So even if you have a clear ice maker this cracking can cause your clear ice to become a bit more white.

However, if your ice is white and cloudy then it's probably not cracking but more likely trapped air and minerals in the ice.

4. Smaller Ice Cubes

Smaller ice cubes tend to be cloudier than large ones due to the cube size to bubble ratio.

Because there are more air bubbles in smaller ice cubes, the ice will appear much whiter when the cubes are smaller.

There is only enough space for the air bubble cluster which leaves no space for a clearer outer section like in larger ice cubes.

Larger cubes tend to create more concentrated pockets of air in the center of the cube. Making the outside appear at least slightly clear and the inside appearing white. Large clear ice cubes last longer and melt slower than smaller cubes too, which can be another benefit.

5. Ice Is Freezing Quickly

Both built-in ice makers within your freezer and tabletop ice makers can experience this issue.

If the ice freezes too fast then there is a good chance that it will be white in appearance. This is because the air bubbles and impurities don't have enough time to escape from the ice as it freezes.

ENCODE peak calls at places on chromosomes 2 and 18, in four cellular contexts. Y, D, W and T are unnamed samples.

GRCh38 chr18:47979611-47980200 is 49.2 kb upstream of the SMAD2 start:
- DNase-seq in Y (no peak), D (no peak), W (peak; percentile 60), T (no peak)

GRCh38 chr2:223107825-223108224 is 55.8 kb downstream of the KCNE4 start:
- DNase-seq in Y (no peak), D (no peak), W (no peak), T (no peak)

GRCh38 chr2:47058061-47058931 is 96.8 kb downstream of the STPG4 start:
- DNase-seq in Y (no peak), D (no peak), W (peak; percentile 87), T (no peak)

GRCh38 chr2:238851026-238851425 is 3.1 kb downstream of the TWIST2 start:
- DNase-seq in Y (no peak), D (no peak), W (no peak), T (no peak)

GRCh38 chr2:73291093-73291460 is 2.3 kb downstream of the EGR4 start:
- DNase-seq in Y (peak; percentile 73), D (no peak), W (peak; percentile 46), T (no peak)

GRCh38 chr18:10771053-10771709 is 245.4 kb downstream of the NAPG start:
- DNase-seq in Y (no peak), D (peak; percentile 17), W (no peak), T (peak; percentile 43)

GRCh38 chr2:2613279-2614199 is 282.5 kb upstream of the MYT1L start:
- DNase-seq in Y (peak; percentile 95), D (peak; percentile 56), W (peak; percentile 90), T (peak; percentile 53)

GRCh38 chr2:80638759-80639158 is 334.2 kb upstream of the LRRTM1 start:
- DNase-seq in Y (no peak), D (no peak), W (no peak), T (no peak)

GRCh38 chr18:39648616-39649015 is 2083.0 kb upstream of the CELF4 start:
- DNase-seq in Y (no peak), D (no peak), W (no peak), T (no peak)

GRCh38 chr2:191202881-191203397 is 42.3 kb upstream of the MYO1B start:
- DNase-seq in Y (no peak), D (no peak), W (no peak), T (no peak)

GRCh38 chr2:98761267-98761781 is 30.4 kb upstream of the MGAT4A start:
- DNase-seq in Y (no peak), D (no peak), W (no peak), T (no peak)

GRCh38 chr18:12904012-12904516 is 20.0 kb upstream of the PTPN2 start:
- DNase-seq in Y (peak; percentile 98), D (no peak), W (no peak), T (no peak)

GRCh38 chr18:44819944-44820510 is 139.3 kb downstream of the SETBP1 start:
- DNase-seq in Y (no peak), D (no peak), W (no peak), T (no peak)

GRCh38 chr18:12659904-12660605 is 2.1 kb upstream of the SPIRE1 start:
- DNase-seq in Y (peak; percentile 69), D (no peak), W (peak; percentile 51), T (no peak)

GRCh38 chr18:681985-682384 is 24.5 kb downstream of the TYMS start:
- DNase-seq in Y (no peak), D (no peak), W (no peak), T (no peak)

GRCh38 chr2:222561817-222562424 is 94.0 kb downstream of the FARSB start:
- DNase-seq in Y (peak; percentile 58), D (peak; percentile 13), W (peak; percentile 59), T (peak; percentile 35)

You can see this in the video below where a tabletop maker makes ice extremely quickly and it ends up looking very white even though it's frozen omni-directionally (from the inside out).

You can slow this process down by lowering your freezer’s temperature. This works for ice makers that are in your freezer and freeze ice in the regular way.

However, tabletop ice makers do not offer this choice.

6. Nugget Ice Makers Compress Flaked Ice Into White Ice

Unlike most other ice cube-making equipment, Nugget ice makers use a different approach to making ice cubes that are unlike any other. 

Water gets pumped into a metal cylinder that freezes on the machine's ice-cold walls. A spinning auger removes (scrapes) the ice from the cylinder's walls and pushes it upward compressing it into ice cubes.